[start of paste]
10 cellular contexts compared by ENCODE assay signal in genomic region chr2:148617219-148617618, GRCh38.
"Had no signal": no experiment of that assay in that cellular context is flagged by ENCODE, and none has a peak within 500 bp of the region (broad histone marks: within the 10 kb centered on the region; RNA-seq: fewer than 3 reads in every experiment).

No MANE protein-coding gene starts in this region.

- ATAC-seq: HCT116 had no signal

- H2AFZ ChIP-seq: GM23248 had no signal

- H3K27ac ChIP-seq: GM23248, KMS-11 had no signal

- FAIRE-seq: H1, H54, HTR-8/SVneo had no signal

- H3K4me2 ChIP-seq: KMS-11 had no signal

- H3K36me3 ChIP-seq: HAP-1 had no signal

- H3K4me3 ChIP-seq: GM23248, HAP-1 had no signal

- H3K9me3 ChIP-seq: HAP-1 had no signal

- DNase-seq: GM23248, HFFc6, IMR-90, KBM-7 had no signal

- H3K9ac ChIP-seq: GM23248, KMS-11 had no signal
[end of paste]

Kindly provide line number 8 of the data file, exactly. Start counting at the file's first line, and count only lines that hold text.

- H3K4me2 ChIP-seq: KMS-11 had no signal